Actress – LXXXVIII
The latest album from Actress sees producer Darren Cunningham apply game theory and deep strategic thinking to his unique brand of experimental techno
Taking its inspiration from game theory – a branch of applied mathematics frequently associated with chess – Darren Cunningham's ninth release as Actress sees the producer pit his techno-oriented rhythms against his avant-garde impulses in a knotty single-player game.
This conflict comes across loud and clear on opener Push Power ( a 1 ) where a pattering house rhythm and a ponderous piano-led melody interact in a back and forth dialogue between analogue and digital modes; as if each were waiting for the other to make their first move. Built around a set of recurring themes and ideas – namely, the disjuncture between technology’s promise of a better world and the frustrating ways in which it magnifies the imperfections of its human creators – the album dives headlong into a heady mix of garage, house and R'n'B.
Cunningham’s fascination with human-machine symbiosis continues on Game Over ( e 1 ), a haunting downtempo number in which melancholic vocals bristle against a mechanical beat. Evoking the ambition and anxiety surrounding machine learning, its title could relate to a dystopian future where sentient machines have rebelled against their human creators or simply be a loving tribute to IBM’s supercomputer Deep Blue who defeated chess grandmaster Garry Kasparov in 1997. Then there’s tracks like Typewriter World ( c 8 ), that sound both antiquated and cutting-edge; like standing at the precipice of a post-human world but still feeling uncomfortable about your home’s AI assistant knowing how many times you visit the bathroom.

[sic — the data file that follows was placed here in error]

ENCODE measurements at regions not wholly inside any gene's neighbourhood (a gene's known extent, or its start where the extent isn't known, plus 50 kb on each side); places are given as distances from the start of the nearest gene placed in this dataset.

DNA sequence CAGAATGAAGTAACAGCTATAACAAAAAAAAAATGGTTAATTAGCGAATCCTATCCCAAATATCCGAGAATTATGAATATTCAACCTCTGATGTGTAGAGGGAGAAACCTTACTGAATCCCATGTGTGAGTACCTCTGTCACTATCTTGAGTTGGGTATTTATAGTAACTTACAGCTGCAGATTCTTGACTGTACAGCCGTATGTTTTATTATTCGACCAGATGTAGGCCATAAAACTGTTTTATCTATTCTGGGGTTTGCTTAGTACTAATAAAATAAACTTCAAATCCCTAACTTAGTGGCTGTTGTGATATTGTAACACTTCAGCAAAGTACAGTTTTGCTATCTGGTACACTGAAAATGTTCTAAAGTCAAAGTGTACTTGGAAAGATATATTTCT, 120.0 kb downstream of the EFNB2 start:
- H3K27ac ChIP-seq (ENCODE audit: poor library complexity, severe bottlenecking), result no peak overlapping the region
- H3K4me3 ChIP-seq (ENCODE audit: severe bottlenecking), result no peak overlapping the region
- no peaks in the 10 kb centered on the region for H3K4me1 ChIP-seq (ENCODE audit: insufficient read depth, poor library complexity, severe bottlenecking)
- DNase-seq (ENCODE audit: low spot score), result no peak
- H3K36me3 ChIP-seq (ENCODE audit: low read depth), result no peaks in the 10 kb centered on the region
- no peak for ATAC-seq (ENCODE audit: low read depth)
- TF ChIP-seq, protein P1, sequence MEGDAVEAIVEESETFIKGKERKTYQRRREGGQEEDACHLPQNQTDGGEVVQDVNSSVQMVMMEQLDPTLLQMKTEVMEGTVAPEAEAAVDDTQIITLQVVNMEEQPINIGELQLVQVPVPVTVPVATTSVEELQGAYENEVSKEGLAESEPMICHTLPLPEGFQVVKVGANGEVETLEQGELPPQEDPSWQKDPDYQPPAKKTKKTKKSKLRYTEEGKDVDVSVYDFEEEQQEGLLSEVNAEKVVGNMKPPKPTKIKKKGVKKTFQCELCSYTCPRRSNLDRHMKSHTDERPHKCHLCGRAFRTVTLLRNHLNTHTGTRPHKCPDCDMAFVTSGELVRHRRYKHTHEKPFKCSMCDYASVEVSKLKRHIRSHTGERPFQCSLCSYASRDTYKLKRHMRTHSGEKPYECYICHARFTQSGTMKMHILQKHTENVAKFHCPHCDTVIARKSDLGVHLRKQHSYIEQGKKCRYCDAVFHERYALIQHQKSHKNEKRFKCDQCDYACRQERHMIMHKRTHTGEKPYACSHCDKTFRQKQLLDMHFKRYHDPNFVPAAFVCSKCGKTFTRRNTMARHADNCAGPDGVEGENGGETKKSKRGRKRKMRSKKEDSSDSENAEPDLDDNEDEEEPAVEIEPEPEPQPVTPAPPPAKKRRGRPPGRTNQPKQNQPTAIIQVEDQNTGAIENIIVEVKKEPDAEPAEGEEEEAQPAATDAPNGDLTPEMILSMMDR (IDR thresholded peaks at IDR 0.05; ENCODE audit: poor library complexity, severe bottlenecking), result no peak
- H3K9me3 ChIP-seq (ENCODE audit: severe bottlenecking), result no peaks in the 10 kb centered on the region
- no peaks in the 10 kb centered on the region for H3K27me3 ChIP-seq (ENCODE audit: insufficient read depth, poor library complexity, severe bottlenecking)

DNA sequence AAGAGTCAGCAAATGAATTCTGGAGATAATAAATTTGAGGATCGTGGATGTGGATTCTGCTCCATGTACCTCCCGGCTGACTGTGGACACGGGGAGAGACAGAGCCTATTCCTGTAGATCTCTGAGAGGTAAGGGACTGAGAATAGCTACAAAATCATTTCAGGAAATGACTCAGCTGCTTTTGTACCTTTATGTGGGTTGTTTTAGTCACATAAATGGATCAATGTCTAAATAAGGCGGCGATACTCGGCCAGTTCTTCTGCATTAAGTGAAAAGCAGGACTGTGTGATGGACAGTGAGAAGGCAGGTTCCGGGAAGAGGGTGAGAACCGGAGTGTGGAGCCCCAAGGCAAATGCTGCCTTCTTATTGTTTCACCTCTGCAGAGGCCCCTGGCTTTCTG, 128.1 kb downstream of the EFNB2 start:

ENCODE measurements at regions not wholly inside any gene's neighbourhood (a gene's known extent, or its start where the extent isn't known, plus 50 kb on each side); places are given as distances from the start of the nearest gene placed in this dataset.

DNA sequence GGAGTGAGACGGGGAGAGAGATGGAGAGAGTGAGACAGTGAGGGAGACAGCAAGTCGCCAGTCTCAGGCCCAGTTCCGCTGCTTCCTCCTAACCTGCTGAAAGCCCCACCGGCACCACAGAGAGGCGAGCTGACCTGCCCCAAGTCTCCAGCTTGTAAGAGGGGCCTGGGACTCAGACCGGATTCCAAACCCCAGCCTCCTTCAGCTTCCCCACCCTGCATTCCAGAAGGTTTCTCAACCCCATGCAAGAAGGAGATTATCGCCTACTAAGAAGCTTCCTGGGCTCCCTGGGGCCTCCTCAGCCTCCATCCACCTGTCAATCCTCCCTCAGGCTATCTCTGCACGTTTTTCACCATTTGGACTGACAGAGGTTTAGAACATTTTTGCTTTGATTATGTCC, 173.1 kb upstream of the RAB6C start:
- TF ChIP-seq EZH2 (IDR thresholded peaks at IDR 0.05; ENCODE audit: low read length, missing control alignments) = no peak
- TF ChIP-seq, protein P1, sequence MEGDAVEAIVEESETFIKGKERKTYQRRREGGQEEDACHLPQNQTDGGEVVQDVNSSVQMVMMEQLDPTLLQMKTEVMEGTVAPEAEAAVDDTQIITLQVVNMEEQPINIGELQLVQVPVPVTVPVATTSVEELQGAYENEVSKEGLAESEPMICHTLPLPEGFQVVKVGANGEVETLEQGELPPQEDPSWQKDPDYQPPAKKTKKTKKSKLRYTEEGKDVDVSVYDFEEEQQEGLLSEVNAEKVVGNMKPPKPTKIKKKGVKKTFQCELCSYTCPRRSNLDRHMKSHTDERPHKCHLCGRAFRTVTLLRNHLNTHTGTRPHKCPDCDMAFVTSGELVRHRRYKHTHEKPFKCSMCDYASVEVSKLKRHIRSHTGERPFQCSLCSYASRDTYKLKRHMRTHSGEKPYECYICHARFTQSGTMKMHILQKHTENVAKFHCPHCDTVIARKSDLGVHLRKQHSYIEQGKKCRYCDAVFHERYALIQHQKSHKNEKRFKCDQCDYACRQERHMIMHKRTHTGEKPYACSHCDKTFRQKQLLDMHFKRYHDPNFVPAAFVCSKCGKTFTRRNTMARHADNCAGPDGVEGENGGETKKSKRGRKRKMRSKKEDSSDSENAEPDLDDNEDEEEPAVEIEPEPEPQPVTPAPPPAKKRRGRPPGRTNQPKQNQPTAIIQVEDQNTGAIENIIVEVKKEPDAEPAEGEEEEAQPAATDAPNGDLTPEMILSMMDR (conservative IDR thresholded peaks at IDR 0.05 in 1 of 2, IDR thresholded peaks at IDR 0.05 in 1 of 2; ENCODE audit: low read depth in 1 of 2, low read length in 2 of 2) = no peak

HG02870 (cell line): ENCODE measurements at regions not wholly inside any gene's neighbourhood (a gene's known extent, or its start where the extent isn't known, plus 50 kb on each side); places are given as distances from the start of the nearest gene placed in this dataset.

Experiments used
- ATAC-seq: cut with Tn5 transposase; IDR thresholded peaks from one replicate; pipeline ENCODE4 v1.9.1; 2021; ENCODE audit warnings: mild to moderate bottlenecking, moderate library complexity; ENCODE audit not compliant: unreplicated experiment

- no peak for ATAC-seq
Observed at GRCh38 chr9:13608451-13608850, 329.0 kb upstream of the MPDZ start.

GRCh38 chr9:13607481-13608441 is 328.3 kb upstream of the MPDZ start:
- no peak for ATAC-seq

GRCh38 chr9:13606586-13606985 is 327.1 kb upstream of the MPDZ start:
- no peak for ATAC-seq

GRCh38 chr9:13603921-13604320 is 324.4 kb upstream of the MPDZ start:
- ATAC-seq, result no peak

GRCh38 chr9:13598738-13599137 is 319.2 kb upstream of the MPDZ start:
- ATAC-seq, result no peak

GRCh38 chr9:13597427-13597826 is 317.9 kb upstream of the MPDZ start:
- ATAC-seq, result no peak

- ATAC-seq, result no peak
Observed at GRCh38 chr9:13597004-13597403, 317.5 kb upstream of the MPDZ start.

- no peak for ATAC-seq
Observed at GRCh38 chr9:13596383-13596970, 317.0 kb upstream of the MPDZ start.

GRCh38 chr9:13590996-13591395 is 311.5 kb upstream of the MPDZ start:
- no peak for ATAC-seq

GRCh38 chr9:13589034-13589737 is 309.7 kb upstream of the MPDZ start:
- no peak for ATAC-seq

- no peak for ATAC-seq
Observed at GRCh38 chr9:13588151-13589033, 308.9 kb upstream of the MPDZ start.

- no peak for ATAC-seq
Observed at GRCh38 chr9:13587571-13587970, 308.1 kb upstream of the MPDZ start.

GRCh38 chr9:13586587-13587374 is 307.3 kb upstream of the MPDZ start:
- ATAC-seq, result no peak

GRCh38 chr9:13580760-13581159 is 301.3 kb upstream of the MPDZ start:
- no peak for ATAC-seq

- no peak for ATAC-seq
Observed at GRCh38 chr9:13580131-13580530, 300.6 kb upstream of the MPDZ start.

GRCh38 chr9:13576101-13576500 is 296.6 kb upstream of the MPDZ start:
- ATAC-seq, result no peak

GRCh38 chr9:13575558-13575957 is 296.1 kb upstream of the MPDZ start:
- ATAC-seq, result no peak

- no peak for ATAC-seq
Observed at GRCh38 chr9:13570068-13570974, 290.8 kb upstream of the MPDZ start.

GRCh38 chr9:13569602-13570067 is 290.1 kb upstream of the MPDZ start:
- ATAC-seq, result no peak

Like the pieces on a chess board, each of these tracks is assigned a grid position and adheres to its own rules and movements. Some are gradual and contemplative, like the tranquil and near-ambient Hit That Spdiff ( b 8 ) or Green Blue Amnesia Magic Haze ( d 7 ) which indulges Cunningham’s taste for the spectral and murky. Elsewhere, the skeletal structure of the album’s more club-oriented tracks like Memory Haze ( c 1 ) and Azd Rain ( g 1 ) recall the eerie weightless feel of Cunningham’s earlier work, and allow the producer to articulate his fascination with the interplay between moves and countermoves.
The product of deep strategic thinking, LXXXVIII is an incredibly unpredictable album, with Cunningham seemingly determined to push his imaginative limits, vivifying his unique brand of experimental techno by cataloguing the possibilities of the genre. At times, these eccentric – and often downright baffling – transitions in style and tone can be disorienting, but they also speak to Cunningham’s dexterity as an electronic auteur, and his refusal to play by the rules.
Listen to: Push Power ( a 1 ), Memory Haze ( c 1 ), Game Over ( e 1 )